PITTSBURGH -- Two singles to start the first inning, then an apparent Nate McLouth double play grounder. The Pittsburgh Pirates began this game the same way they did in losing the night before, only with a much different result.
McLouth's hard-hit ball caromed over second baseman Brandon Phillips' glove for a run-scoring single, allowed Pittsburgh to stop a 22-inning scoreless streak, and the Pirates held on to beat the Cincinnati Reds 8-6 on Saturday night as Ross Ohlendorf won his third in a row.
McLouth had three hits and scored three times and Ramon Vazquez's two-run single keyed the four-run first inning that got the Pittsburgh offense going following consecutive shutout losses. The Pirates had lost four in a row and five of seven, only to twice put together multiple-run innings when the Reds couldn't turn double plays.
"Obviously, we'll take any hits, even a bad hop," Freddy Sanchez said. "It happened to work out in our favor there. That didn't really dictate whether it was going to be a good or bad game for us, it just happened to go our way and we kept it going."
The Reds, down 8-4 starting the ninth, scored twice and had the bases loaded with two out before Pirates closer Matt Capps struck out Alex Gonzalez, who hit a three-run homer that cut Pittsburgh's lead to 5-3 in the fourth.
McLouth's return Friday following a six-game layoff with a rib cage injury helped pick up the Pirates, who are currently without catcher Ryan Doumit (broken wrist bone) and shortstop Jack Wilson (sprained finger).
"It was big having him [McLouth] back and coming up big for us," Sanchez said.
Each of McLouth's three hits created runs. He singled leading off the third, and again during a two-run seventh that was kept going by Phillips' error for misplaying third baseman Adam Rosales' throw on another apparent double-play grounder.
Reds pitchers were working on their own streak of 19 consecutive scoreless innings, but Micah Owings (1-3) gave up a run before he could get an out. Nyjer Morgan, Sanchez and McLouth singled, Adam LaRoche was hit by a pitch to force in a run and Vazquez's line-drive single into right field quickly made it 4-0.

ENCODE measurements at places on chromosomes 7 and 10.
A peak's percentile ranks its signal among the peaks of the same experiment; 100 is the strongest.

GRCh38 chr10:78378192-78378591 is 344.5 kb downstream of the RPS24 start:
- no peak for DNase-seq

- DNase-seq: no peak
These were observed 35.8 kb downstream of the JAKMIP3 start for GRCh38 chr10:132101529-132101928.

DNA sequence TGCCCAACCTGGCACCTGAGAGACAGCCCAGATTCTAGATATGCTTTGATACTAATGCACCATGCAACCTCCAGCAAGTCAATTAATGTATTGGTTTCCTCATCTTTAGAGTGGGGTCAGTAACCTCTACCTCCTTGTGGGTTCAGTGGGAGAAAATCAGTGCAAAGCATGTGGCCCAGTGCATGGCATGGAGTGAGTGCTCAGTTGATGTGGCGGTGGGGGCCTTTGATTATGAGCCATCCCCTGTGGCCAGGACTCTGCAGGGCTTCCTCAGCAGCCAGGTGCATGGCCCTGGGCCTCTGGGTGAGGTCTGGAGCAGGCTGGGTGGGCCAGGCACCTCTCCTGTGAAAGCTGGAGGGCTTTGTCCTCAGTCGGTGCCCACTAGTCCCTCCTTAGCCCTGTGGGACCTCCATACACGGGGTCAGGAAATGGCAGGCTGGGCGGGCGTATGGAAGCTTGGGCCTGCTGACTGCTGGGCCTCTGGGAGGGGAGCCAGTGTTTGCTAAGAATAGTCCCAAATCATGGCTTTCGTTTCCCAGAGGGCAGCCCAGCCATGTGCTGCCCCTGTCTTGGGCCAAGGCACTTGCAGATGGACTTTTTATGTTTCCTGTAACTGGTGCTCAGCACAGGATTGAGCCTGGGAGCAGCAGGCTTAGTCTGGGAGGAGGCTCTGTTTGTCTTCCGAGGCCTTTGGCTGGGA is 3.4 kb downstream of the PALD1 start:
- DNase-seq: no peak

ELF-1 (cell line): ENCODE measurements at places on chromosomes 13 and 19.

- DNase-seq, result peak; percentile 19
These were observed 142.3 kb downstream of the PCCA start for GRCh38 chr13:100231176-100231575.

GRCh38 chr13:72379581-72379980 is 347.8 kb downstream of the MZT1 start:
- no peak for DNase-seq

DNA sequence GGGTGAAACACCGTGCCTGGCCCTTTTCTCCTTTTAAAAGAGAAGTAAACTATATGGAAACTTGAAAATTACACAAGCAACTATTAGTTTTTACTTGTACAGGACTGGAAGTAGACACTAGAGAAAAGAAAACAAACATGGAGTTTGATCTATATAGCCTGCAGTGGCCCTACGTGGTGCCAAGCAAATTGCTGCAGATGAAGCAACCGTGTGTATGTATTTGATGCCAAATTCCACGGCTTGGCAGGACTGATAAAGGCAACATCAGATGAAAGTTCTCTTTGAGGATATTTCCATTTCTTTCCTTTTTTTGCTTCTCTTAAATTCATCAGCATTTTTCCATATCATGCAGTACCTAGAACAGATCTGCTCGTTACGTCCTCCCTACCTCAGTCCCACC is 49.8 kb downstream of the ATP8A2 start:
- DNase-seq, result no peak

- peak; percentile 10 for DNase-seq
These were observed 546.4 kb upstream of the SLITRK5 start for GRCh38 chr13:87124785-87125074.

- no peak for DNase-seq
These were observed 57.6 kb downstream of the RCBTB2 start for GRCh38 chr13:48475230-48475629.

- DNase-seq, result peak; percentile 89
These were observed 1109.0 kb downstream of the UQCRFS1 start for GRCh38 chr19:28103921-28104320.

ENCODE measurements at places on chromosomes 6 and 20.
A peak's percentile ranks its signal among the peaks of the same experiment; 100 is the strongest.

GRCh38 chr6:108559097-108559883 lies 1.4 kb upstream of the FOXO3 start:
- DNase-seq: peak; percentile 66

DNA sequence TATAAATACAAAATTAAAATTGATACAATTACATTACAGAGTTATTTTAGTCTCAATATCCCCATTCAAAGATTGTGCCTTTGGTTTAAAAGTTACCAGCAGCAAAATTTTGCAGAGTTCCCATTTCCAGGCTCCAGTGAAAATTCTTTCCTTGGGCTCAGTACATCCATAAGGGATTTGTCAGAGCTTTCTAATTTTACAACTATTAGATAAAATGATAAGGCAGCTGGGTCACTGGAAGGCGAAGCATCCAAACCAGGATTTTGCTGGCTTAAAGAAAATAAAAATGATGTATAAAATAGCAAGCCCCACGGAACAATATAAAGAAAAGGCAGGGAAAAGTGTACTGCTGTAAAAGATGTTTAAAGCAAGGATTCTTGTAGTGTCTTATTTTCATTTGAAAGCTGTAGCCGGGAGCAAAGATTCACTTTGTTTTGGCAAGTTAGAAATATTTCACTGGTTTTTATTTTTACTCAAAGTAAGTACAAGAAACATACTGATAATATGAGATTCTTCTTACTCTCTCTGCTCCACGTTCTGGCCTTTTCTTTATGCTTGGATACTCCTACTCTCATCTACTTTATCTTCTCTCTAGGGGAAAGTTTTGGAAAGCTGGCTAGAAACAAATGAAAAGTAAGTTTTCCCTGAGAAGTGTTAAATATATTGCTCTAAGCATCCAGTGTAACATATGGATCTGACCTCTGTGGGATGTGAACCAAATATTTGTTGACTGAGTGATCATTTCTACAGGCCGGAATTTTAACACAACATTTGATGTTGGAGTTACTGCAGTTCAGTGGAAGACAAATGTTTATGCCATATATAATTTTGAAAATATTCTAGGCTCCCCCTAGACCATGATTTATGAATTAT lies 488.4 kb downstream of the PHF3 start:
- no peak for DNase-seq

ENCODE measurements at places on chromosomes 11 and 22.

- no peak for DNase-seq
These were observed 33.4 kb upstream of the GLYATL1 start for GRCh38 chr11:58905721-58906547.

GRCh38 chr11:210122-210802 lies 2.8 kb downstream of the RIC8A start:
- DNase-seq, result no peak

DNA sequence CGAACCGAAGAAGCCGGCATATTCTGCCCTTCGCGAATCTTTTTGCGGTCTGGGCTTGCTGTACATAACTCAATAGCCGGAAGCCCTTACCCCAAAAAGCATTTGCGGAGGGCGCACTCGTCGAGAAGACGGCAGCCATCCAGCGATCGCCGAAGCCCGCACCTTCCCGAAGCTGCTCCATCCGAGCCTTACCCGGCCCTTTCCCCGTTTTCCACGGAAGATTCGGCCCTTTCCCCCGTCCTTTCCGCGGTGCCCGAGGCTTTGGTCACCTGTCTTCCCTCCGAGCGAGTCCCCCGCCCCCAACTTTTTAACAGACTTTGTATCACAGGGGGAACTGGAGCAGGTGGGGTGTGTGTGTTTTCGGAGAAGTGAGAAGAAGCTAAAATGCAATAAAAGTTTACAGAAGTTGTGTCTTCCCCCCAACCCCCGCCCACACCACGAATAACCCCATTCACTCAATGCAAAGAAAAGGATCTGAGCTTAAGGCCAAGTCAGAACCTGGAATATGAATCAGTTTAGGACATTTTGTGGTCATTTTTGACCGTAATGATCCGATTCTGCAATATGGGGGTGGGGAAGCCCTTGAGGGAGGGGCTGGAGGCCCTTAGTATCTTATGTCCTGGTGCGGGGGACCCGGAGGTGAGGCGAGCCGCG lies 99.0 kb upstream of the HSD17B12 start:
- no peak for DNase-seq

"Everyone knows we hadn't scored in what seemed like a week," Vazquez said. "I'm sure it took some of the heat off the pitchers. They probably felt like they had to throw a shutout to have any chance to win."
The Pirates had four hits in the first inning and 13 overall, or nearly twice as many as the seven they had during a scoreless streak that began in the sixth inning of their 6-5 loss to Milwaukee on Tuesday. They were shut out by the Brewers 1-0 on two hits Wednesday and managed only five singles in losing to the Reds 4-0 on Friday, when their offense did almost nothing after McLouth hit in a double play in the first following hits by Morgan and Sanchez.
"A lot of times, one inning is what does you in," Reds manager Dusty Baker said. "The ball hits the ground [on the McLouth grounder] and skips, that was fortunate on their behalf."
Ohlendorf (3-2) gave up Gonzalez's three-run drive, but those were the only runs he permitted over six innings. The former Yankees reliever has given up six runs in 20 innings over his last three starts, lasting seven innings twice and six once.
"I've been real happy with my consistency," Ohlendorf said.
Owings gave up five runs and nine hits in 5 2/3 innings during his 10th loss in his last 11 decisions.
"Unfortunately, I got banged up a little bit there in the first," said Owings, who frequently struggles at the start. "I felt I was making pretty good pitches. I can't put my hands on it, I was loose, I felt good. If somebody finds out, let me know."
Owings, one of baseball's best hitting pitchers, went 0-for-3 to cut his average to .286. ... Owings' .667 career average (6-for-9) against Pittsburgh coming in was the highest of any player over the last three seasons, based on a minimum of nine at-bats. ... The Reds haven't had three consecutive shutouts since June 21-23, 1963; the Pirates haven't been shut out three times in a row since Aug. 28-30, 1968.